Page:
Fuzzy Lights – Twin Feathers

Fuzzy Lights - Twin Feathers

With such instant progeneration through the musical conduits of the internet, the pressure on uncommercial fledgling acts to deliver definitive statements early on is perhaps equally as heavy as when major labels expect instant ‘hit’ status for an opening release from mainstream music peddlers.  Thus, it still falls to relatively old-fashioned artist-driven independent labels to support bands in developing themselves at a piecemeal pace that delivers positive progression across successive recordings.  Were it not for Little Red Rabbit Records’ long-haul sustainability mindset, then it’s arguable that a wonkily-named outfit such as Fuzzy Lights would not have made it past a promising but unrefined first album.

The creative step-up from said debut LP – 2008’s A Distant Voiceto this freshly-baked second full-length is remarkable in its elevation.  Following on from the detour into stripped-down two-person diversity on the Helm EP earlier this summer, Twin Feathers finds the five-piece incarnation of the group learning to stretch out with wider ambitions, whilst exercising more self-control and crafted subtelty.  Whereas A Distant Voice sometimes resorted to amplified crescendos to leave its mark a tad too heavily, here the quintet use noise eruptions sparingly to allow for a greater range of instrumental textures and for more abundant alluring vocals spots from co-leaders Rachel and Xavier Watkins.  The combined results form an album that uncoils steadily with thoughtful evocative arrangements and warm, empathic moodscapes.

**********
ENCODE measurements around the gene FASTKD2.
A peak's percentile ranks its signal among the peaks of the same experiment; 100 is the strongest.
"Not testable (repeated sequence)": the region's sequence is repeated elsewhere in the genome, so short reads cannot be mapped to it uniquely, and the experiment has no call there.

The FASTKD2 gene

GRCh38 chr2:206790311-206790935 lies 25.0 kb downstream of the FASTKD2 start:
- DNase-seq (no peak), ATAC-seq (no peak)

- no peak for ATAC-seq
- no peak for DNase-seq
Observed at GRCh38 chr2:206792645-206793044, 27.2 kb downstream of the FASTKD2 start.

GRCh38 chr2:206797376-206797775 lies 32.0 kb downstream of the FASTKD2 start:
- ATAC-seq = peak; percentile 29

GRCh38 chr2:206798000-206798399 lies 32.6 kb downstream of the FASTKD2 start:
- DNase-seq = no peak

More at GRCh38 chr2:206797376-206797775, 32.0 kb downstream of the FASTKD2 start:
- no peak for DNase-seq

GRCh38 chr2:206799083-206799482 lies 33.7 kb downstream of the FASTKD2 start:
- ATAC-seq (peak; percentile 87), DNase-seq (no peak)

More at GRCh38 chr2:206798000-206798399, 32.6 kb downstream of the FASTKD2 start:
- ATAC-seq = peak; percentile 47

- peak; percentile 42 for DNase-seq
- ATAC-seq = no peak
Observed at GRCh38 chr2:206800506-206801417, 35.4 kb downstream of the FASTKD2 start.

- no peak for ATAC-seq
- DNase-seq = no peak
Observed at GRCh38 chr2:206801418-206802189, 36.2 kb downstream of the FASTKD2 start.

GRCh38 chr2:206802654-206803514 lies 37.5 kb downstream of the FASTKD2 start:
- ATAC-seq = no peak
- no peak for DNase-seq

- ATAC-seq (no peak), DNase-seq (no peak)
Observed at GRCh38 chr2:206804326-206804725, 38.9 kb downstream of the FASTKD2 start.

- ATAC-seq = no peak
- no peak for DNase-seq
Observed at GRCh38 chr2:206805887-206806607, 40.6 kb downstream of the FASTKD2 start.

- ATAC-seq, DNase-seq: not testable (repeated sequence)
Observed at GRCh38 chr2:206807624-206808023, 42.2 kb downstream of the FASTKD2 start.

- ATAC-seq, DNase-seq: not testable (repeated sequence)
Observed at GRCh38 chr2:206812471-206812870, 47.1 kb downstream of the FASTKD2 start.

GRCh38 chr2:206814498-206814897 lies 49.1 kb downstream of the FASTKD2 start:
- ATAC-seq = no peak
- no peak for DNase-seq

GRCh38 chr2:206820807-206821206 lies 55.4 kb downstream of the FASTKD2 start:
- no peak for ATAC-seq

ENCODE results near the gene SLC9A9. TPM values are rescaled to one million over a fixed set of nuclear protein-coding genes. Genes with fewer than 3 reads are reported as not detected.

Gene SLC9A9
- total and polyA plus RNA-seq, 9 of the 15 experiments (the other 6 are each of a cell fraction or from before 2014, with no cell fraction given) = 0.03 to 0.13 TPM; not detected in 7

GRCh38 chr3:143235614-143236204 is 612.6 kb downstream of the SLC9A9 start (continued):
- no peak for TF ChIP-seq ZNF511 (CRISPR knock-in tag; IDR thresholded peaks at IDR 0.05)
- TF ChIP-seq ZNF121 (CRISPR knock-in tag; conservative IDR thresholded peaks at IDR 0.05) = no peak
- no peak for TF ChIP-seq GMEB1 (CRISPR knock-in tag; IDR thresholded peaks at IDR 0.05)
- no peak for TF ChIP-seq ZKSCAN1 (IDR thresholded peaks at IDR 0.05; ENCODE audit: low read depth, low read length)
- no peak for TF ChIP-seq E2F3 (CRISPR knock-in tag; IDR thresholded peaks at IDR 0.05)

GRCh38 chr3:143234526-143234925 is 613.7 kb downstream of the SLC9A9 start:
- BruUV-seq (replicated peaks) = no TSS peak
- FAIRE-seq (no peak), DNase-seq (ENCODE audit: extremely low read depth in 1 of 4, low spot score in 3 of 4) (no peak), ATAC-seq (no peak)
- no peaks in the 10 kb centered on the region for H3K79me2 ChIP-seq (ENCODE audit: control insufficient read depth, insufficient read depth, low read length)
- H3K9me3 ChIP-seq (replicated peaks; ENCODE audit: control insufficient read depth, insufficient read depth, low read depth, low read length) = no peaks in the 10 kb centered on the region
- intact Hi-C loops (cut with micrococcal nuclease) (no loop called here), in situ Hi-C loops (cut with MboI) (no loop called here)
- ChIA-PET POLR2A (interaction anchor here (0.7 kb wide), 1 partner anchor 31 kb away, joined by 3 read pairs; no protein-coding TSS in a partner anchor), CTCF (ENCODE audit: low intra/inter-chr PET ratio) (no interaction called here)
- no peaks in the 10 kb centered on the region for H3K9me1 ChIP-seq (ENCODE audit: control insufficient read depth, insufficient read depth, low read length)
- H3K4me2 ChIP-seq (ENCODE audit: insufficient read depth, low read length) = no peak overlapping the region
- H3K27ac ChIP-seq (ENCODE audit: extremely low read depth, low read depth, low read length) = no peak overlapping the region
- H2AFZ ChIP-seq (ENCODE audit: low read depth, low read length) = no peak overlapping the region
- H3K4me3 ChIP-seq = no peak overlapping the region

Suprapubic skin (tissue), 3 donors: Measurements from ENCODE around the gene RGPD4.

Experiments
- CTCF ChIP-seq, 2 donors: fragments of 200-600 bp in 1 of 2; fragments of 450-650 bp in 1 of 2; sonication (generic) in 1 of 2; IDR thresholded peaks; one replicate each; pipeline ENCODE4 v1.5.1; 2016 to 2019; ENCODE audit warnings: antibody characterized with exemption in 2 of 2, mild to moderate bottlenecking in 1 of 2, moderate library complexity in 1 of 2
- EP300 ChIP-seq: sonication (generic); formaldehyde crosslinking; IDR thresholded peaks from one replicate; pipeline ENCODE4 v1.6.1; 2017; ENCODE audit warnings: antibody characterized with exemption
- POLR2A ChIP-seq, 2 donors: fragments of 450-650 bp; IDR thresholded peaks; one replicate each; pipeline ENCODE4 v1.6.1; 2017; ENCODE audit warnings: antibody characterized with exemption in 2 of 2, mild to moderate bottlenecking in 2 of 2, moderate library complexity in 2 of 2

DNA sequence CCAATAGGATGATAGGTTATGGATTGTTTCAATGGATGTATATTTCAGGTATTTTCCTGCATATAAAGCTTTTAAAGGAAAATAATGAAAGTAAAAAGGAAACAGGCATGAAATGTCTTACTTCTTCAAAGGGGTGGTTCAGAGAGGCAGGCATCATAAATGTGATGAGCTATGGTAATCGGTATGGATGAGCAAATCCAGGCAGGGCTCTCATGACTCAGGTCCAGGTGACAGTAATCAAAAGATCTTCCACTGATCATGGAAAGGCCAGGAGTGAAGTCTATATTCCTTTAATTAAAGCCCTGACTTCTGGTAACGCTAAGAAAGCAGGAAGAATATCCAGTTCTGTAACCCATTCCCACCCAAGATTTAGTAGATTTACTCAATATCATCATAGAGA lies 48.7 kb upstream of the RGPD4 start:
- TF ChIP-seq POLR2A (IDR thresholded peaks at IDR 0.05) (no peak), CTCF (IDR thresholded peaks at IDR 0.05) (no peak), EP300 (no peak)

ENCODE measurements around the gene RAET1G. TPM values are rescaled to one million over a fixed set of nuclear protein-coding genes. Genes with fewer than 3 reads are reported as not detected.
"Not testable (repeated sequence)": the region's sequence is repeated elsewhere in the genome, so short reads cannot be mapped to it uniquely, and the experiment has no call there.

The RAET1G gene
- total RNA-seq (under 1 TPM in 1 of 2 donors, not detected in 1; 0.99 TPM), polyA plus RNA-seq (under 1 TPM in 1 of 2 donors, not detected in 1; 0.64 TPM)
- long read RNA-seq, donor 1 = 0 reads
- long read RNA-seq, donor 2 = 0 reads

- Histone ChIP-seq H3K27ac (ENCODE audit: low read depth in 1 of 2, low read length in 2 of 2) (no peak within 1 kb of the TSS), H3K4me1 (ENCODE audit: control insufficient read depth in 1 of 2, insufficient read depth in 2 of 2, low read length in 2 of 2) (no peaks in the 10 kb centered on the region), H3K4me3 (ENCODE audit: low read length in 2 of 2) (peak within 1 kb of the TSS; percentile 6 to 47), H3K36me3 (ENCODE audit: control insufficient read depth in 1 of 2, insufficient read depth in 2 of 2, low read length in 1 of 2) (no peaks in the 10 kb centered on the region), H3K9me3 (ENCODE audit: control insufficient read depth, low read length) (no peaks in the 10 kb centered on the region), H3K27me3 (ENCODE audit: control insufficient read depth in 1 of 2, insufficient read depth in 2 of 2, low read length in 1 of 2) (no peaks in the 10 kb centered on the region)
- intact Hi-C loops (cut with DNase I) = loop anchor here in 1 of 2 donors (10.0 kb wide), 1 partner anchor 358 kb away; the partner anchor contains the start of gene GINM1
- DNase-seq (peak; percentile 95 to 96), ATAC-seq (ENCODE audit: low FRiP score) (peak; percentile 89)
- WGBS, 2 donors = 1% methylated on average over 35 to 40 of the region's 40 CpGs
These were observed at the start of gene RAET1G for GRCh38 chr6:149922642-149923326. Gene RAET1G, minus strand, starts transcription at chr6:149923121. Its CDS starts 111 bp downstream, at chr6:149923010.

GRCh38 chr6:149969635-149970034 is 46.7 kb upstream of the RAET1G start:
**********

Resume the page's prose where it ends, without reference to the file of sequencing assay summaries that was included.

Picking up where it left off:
Musically, the broader palette paints scenes that are distanced from the Godspeed/Mogwai-indebtedness of A Distant Voice. Wintry wordless post-baroque pieces stitch together the record’s flowing eclectic passages, as the opulent “Obscura” and the Eastern European-flavoured “Lucida” reveal.  There’s a significant influence felt from the pastoral pastures of Fairport Convention and Pentangle too, albeit fed through the acid-folk FX-pedals of Espers; as majestically expressed on the yearning “Fallen Trees” and on the harmony-drenched “The Sea And The Heather”.  It isn’t just bucolic impulses that gently push Twin Feathers into motion however; as the fluid balminess and purposeful angularity of primetime Yo La Tengo (circa-Painful and Electr-O-Pura) underpins the gently-lapping to storm-building waves of “Through Water” and “Shipwrecks”.

Beyond that, there is some noticeable affection for the deeply-loved Dirty Three, that almost automatically comes to any latter-day leftfield band with a violinist as a primary player.  But with such thinly-veiled Horse Stories/Ocean Songs nods as “The Museum Song” and “Slowing Time” tugging so strongly at the heart-strings, the ensemble at least know how to make any plagiarist crimes pay.  Perhaps the highest watermark of Twin Feathers comes when all of the aforementioned tributaries meet in a rich confluence on the gorgeously redemptive eight minute “Rituals”, that concludes itself with an uplifting brass-fueled coda washing over the swirl of richly-mixed sounds.

Like last year’s crowning glory for Little Red Rabbit Records – Lazarus Clamp’s still life-enriching Against Entitlement Twin Feathers manages to keep sturdy footholds in both artful urban and earthy rural worlds without succumbing to the constrictive clichés that dominate either.  In the process, this collection is set to become one of 2010’s most beguiling treasures.  Given the well-landscaped evolutionary incline that Fuzzy Lights’ career path has taken thus far, even greater peaks should be reached next time around too. Until then though, this is one lengthy long-player to get truly and happily lost in.

Little Red Rabbit Records

Listen to/download “Fallen Trees” by Fuzzy Lights here.